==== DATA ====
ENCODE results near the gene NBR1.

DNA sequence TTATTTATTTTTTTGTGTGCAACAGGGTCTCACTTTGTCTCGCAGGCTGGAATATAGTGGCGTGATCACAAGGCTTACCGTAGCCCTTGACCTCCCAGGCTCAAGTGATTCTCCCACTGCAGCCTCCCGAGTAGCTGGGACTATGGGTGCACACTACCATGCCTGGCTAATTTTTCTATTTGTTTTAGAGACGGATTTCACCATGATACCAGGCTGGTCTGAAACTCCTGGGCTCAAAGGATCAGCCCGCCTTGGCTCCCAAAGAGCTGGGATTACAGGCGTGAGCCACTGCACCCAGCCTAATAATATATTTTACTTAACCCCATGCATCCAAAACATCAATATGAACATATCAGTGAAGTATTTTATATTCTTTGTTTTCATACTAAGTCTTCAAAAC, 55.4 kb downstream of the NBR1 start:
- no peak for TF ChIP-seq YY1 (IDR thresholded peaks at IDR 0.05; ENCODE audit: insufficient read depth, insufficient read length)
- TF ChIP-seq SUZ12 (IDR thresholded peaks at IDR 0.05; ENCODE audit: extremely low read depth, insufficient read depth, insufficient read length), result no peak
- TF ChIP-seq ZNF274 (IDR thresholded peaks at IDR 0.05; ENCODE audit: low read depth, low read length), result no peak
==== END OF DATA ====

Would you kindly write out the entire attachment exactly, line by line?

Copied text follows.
ENCODE results near the gene NBR1.

DNA sequence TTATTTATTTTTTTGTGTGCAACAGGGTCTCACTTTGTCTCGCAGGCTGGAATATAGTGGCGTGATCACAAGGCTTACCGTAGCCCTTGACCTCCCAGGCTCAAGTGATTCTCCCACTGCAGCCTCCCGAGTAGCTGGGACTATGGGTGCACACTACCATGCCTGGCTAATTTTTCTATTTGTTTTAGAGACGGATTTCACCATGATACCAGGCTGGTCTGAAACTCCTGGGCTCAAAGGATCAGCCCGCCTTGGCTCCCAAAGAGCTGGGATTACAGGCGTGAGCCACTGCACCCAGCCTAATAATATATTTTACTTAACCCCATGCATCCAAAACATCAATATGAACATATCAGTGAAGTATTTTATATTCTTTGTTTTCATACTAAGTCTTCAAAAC, 55.4 kb downstream of the NBR1 start:
- no peak for TF ChIP-seq YY1 (IDR thresholded peaks at IDR 0.05; ENCODE audit: insufficient read depth, insufficient read length)
- TF ChIP-seq SUZ12 (IDR thresholded peaks at IDR 0.05; ENCODE audit: extremely low read depth, insufficient read depth, insufficient read length), result no peak
- TF ChIP-seq ZNF274 (IDR thresholded peaks at IDR 0.05; ENCODE audit: low read depth, low read length), result no peak